Crusader Talk

by Jonah Goldberg

I have received scads of angry e-mails from people furious with me for upsetting their settled opinion of the Crusades and the Inquisition(s). This email made me chuckle:

Dear Sir, I had a distant relative who participated in the Crusades. The Crusades were for profit, fame and glory.

“I cannot defend everything that was done”. Please detail what you can defend. 

“A force for the improvement of man”- I don’t believe that the elimination of millions of human beings, Jews and otherwise, by Christians “was a force for the improvement of man”.
Religions of various stripes have done more to forestall the improvement of man than anything.
Mans’ journey to justice, equality and the stars depends on man finally eschewing ALL religions. 
The funniest part is the appeal to the authority of his “distant relative.” Did this fellow’s distant relative leave him a note? Truth be told, I have a distant relative who was led out of the wilderness by Moses. So let me tell you what the Bible was really about. 
He also quotes a line from my column that was in the section on the Inquisitions. I can certainly defend some of the things done under the Inquisitions — the halting of witch trials, the mercy for falsely accused heretics etc. — but I can’t defend other things. The Spanish Inquisition involved some real horrors done in the name of the Church, though perhaps not on the scale implied by Mel Brooks and others. It’s worth noting that the Church is also the institution that finally put a stop to the Spanish Inquisition as well.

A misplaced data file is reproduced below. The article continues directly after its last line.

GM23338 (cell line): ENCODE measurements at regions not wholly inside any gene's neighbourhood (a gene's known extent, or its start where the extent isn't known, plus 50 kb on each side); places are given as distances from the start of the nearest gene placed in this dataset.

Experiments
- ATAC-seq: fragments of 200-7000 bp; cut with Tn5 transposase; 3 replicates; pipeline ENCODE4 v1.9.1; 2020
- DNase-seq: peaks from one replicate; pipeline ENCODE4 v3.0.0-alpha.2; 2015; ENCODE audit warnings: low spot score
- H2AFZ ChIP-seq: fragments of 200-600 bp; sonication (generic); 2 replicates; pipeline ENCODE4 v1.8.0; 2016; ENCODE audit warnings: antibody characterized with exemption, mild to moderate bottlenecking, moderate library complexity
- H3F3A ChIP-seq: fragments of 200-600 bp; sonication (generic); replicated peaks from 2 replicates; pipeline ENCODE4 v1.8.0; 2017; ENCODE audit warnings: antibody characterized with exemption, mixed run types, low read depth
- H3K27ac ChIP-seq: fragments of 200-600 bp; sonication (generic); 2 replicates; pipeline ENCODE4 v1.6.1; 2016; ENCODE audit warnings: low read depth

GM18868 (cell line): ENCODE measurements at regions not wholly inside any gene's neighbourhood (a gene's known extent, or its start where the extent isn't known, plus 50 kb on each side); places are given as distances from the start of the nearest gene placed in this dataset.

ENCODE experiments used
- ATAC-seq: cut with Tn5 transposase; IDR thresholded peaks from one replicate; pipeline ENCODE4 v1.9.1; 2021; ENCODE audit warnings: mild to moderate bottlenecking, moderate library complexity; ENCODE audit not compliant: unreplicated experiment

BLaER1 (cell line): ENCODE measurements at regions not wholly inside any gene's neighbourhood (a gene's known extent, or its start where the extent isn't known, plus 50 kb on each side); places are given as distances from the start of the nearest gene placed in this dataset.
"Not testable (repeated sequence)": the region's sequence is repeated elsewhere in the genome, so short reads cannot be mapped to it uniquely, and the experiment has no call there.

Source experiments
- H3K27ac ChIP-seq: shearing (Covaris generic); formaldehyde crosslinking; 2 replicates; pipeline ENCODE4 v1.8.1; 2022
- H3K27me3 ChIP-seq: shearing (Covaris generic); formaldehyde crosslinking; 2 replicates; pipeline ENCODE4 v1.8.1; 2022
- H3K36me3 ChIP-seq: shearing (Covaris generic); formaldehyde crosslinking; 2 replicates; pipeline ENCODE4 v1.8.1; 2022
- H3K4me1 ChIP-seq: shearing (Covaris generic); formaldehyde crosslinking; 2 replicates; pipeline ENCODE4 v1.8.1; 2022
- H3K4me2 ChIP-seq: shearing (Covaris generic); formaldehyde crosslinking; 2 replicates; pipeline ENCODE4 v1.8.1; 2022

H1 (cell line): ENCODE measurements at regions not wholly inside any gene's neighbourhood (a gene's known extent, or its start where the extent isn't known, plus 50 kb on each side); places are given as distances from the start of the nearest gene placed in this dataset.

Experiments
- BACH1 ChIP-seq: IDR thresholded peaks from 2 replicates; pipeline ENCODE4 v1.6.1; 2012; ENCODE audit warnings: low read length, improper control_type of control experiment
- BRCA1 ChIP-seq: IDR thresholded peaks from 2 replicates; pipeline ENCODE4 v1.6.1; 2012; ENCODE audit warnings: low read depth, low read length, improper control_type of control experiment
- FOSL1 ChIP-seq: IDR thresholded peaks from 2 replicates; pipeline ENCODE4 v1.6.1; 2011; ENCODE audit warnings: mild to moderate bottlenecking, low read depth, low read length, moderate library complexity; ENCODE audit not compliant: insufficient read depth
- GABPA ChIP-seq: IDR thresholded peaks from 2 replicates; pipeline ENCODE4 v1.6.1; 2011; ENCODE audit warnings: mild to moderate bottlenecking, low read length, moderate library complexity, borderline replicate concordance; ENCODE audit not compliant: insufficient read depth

But if forced, I can also defend some aspects of the Crusades. For starters, the effort to take back Christian lands from Muslim invaders certainly seems defensible (I am constantly amazed by the people who think Islam is a more authentically Middle Eastern religion than Christianity — or Judaism). The killing of Jews in Germany, indefensible. And so on. Medieval Europe was a pretty awful place by today’s standards, but it was in many respects a great improvement on what came before it, and that is in part thanks to the Church. Was it good for the Jews? Not so much. But, at least until the founding of America, that’s been true of most places and times for the last few thousand years. 
My critic simply asserts that religion holds us back. If that were true, how’d we make it this far? After all, up until the day before yesterday, it was religion all the way down. And yet, the reader himself must indict religion by insisting that religion’s crimes weren’t about religion! Note that he says the Crusades were “about profit, fame and glory.” He knows this because of his special relationship with a distant relative. But if that is the case, why the animosity to religion? After all atheists want to repeal theology and faith, I have yet to hear their program for doing away with the desire for profit, fame, and glory. And, let us remember, when humans seek profit, fame, and glory without the restraints imposed by religion, the record isn’t exactly unblemished, now is it. 
Anyway, this doesn’t deserve a long response, but I did think it was funny. 

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